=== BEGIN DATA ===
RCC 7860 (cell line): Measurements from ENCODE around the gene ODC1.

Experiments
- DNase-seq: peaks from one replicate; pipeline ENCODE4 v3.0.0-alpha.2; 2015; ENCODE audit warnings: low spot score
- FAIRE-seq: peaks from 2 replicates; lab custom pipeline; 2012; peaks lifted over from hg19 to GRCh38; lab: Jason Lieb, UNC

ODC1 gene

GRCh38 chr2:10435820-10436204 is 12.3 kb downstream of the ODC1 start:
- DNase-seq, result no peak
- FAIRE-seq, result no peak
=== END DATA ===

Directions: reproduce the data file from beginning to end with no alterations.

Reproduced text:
RCC 7860 (cell line): Measurements from ENCODE around the gene ODC1.

Experiments
- DNase-seq: peaks from one replicate; pipeline ENCODE4 v3.0.0-alpha.2; 2015; ENCODE audit warnings: low spot score
- FAIRE-seq: peaks from 2 replicates; lab custom pipeline; 2012; peaks lifted over from hg19 to GRCh38; lab: Jason Lieb, UNC

ODC1 gene

GRCh38 chr2:10435820-10436204 is 12.3 kb downstream of the ODC1 start:
- DNase-seq, result no peak
- FAIRE-seq, result no peak